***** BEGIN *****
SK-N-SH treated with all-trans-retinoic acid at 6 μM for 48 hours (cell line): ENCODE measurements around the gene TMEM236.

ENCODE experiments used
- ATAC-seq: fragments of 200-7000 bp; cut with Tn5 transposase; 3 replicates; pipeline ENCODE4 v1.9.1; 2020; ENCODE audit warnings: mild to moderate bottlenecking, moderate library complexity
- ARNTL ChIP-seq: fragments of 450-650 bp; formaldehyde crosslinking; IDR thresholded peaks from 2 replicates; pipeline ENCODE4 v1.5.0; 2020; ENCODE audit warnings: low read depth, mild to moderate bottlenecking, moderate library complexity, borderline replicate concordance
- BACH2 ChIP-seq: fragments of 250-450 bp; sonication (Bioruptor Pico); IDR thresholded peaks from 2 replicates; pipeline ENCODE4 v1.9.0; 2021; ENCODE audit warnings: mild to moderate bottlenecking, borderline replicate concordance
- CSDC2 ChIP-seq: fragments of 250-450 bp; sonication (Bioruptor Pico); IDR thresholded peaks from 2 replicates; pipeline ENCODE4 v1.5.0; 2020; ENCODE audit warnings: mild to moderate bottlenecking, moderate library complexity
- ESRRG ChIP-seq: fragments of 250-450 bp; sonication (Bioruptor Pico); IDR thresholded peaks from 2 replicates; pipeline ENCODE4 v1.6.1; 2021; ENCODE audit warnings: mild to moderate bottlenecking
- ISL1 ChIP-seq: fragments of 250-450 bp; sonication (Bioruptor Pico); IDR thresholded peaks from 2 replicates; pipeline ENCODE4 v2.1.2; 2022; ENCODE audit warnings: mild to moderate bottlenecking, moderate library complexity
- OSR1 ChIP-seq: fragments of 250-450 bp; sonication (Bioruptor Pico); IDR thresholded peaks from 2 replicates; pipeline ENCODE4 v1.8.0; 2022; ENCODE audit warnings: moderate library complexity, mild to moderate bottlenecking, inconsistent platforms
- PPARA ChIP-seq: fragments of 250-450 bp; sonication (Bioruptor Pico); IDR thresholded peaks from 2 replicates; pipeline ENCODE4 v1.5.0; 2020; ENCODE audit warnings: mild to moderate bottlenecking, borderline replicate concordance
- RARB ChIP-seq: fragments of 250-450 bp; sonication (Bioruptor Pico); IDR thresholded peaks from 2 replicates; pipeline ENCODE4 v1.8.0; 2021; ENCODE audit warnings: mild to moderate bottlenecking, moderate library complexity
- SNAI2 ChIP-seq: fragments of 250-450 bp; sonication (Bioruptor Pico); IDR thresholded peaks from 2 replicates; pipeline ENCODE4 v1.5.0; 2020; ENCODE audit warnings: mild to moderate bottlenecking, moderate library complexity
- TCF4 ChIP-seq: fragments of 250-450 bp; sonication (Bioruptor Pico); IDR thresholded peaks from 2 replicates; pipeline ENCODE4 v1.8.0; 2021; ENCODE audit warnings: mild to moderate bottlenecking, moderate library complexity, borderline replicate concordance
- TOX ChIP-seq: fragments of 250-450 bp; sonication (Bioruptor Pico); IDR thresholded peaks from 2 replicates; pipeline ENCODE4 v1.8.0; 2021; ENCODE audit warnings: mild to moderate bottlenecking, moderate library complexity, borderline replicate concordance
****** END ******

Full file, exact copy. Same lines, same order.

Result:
SK-N-SH treated with all-trans-retinoic acid at 6 μM for 48 hours (cell line): ENCODE measurements around the gene TMEM236.

ENCODE experiments used
- ATAC-seq: fragments of 200-7000 bp; cut with Tn5 transposase; 3 replicates; pipeline ENCODE4 v1.9.1; 2020; ENCODE audit warnings: mild to moderate bottlenecking, moderate library complexity
- ARNTL ChIP-seq: fragments of 450-650 bp; formaldehyde crosslinking; IDR thresholded peaks from 2 replicates; pipeline ENCODE4 v1.5.0; 2020; ENCODE audit warnings: low read depth, mild to moderate bottlenecking, moderate library complexity, borderline replicate concordance
- BACH2 ChIP-seq: fragments of 250-450 bp; sonication (Bioruptor Pico); IDR thresholded peaks from 2 replicates; pipeline ENCODE4 v1.9.0; 2021; ENCODE audit warnings: mild to moderate bottlenecking, borderline replicate concordance
- CSDC2 ChIP-seq: fragments of 250-450 bp; sonication (Bioruptor Pico); IDR thresholded peaks from 2 replicates; pipeline ENCODE4 v1.5.0; 2020; ENCODE audit warnings: mild to moderate bottlenecking, moderate library complexity
- ESRRG ChIP-seq: fragments of 250-450 bp; sonication (Bioruptor Pico); IDR thresholded peaks from 2 replicates; pipeline ENCODE4 v1.6.1; 2021; ENCODE audit warnings: mild to moderate bottlenecking
- ISL1 ChIP-seq: fragments of 250-450 bp; sonication (Bioruptor Pico); IDR thresholded peaks from 2 replicates; pipeline ENCODE4 v2.1.2; 2022; ENCODE audit warnings: mild to moderate bottlenecking, moderate library complexity
- OSR1 ChIP-seq: fragments of 250-450 bp; sonication (Bioruptor Pico); IDR thresholded peaks from 2 replicates; pipeline ENCODE4 v1.8.0; 2022; ENCODE audit warnings: moderate library complexity, mild to moderate bottlenecking, inconsistent platforms
- PPARA ChIP-seq: fragments of 250-450 bp; sonication (Bioruptor Pico); IDR thresholded peaks from 2 replicates; pipeline ENCODE4 v1.5.0; 2020; ENCODE audit warnings: mild to moderate bottlenecking, borderline replicate concordance
- RARB ChIP-seq: fragments of 250-450 bp; sonication (Bioruptor Pico); IDR thresholded peaks from 2 replicates; pipeline ENCODE4 v1.8.0; 2021; ENCODE audit warnings: mild to moderate bottlenecking, moderate library complexity
- SNAI2 ChIP-seq: fragments of 250-450 bp; sonication (Bioruptor Pico); IDR thresholded peaks from 2 replicates; pipeline ENCODE4 v1.5.0; 2020; ENCODE audit warnings: mild to moderate bottlenecking, moderate library complexity
- TCF4 ChIP-seq: fragments of 250-450 bp; sonication (Bioruptor Pico); IDR thresholded peaks from 2 replicates; pipeline ENCODE4 v1.8.0; 2021; ENCODE audit warnings: mild to moderate bottlenecking, moderate library complexity, borderline replicate concordance
- TOX ChIP-seq: fragments of 250-450 bp; sonication (Bioruptor Pico); IDR thresholded peaks from 2 replicates; pipeline ENCODE4 v1.8.0; 2021; ENCODE audit warnings: mild to moderate bottlenecking, moderate library complexity, borderline replicate concordance